The Humanist Movement in Sweden and the International Humanist community call upon the Swedish authorities to reopen the case of Khalid Saeed from Pakistan, whose application for a residence permit in Sweden has been rejected by the Migration Board. He could now be sent back to Pakistan with his entire family. However, in his home country he faces serious physical danger since before leaving he openly declared himself to be an atheist and publicly renounced any adherence to Islam. In Pakistan, such actions are regarded as so called defamation of the Prophet Muhammad and so leave him open to trial for blasphemy, a charge that can bring the death sentence.
The Swedish Humanist Association and the umbrella organizations we belong to, the European Humanist Federation (EHF) and the International Humanist and Ethical Union (IHEU), regard defending the freedom of religion and belief throughout the world as one of their most important tasks. The right of every person to profess any belief or philosophical position, and to change it at any time — as set down in the Universal Declaration of Human Rights — is fundamental to democracy and a free society.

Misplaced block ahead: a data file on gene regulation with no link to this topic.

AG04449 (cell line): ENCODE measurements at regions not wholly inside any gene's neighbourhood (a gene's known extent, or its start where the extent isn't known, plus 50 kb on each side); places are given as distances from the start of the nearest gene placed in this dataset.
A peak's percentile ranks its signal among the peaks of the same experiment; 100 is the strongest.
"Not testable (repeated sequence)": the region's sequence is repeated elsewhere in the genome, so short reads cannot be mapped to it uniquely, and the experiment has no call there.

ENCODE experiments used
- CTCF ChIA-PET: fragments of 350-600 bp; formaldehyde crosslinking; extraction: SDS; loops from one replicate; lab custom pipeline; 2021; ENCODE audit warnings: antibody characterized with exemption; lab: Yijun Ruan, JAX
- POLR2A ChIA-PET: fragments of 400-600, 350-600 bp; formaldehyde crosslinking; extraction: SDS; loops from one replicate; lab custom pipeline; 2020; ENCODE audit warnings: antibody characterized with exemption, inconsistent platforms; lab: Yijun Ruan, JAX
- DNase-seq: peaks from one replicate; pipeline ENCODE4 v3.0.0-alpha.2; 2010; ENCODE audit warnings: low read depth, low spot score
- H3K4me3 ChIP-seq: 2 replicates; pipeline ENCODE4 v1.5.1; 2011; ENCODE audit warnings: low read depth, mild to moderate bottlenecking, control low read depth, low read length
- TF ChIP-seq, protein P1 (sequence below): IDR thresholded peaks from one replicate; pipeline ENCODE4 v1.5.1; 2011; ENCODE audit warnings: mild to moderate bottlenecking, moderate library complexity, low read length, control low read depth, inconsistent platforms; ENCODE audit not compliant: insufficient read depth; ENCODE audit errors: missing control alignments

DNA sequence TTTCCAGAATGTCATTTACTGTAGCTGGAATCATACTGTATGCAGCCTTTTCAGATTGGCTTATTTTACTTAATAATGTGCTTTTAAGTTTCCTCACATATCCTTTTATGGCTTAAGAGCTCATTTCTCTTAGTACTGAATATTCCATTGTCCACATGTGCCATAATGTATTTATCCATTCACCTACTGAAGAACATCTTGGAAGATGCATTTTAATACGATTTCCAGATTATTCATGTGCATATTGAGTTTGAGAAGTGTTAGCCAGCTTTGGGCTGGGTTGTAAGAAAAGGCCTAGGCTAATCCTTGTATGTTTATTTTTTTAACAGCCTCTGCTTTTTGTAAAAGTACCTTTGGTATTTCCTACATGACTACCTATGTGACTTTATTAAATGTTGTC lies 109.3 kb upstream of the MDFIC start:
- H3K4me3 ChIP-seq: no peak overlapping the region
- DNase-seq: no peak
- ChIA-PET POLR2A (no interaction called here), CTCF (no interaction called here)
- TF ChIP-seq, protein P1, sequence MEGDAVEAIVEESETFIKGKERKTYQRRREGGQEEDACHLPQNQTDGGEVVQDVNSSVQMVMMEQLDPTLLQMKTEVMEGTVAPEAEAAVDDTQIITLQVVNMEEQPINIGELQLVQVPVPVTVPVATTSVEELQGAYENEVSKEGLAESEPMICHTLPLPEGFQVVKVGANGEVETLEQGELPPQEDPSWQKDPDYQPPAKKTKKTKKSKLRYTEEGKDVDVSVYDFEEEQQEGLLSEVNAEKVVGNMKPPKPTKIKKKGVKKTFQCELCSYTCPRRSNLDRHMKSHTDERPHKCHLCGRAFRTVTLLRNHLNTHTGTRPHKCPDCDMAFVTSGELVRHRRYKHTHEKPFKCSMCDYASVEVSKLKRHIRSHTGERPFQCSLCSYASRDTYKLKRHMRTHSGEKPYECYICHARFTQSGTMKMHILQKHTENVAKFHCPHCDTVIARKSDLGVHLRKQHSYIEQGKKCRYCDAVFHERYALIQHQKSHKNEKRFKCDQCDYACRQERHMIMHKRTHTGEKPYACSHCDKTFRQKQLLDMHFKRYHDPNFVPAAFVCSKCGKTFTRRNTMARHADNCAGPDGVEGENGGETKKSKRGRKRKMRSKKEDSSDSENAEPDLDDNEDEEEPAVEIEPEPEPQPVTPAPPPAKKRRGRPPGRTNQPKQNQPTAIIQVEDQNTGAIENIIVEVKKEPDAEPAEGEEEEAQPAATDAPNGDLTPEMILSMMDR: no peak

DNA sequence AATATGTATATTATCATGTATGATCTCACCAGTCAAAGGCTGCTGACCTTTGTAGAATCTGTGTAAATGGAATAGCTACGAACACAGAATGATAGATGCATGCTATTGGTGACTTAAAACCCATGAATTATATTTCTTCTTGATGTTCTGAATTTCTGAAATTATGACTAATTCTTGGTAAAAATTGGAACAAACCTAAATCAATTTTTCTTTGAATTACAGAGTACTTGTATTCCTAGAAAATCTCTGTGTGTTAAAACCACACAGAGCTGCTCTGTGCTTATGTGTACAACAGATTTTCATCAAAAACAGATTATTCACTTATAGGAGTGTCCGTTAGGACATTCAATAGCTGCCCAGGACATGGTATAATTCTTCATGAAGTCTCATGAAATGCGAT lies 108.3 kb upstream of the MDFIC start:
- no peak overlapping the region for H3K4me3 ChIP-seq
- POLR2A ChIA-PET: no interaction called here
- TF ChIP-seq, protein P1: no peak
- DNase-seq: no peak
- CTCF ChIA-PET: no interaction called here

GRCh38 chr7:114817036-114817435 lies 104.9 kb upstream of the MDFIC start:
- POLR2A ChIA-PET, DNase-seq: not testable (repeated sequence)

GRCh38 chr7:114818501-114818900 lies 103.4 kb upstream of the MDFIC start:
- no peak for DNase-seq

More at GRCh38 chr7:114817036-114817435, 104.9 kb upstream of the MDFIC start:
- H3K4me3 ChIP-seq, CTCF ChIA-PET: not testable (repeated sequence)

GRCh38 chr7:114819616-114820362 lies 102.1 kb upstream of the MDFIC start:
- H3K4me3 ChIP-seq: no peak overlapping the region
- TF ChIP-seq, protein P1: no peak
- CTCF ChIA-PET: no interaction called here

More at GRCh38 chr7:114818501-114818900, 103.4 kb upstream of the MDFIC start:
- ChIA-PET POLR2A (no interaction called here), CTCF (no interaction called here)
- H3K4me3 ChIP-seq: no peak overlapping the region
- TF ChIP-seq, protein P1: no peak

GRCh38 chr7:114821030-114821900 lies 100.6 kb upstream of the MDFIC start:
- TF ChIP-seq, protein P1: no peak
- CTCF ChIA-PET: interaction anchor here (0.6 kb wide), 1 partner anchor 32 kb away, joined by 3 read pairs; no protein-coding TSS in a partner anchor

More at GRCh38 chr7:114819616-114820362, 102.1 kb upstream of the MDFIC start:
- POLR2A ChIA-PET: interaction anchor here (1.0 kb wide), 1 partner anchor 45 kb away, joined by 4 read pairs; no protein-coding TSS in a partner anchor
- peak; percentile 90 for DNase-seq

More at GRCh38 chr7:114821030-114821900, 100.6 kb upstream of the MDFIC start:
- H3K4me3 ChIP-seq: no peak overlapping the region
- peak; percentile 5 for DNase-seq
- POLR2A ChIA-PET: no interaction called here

Saeed arrived in Sweden and applied for asylum in the summer of 2009, after he and members of his family had been subjected to threats and abuse in Pakistan. This summer his residence permit application was finally rejected, although the background to his case was well known, and one of the lay judges gave a dissenting opinion in the case. As an active member of an atheist society in Pakistan and of a number of secular organisations in other countries, including a grouping of ex-Muslims in Britain, Mr Saeed is a target for extreme Islamic groups in his native country, and may even be at risk of action against him by the state.
Parallel to the secular courts in Pakistan is an Islamic judicial system enforcing a religious law that provides for a mandatory death penalty for blasphemy. A report from the Swedish Foreign Department on Human Rights in Pakistan 2010 highlighted the vulnerability of people adhering to minority religions or philosophies of life. An arbitrary and informal system of justice based on Islamic law and tribal traditions is also applied in different rural areas. There are many examples that show that the risks to people dubbed “infidels” are not only theoretical but very real, whatever officials from Pakistan may claim.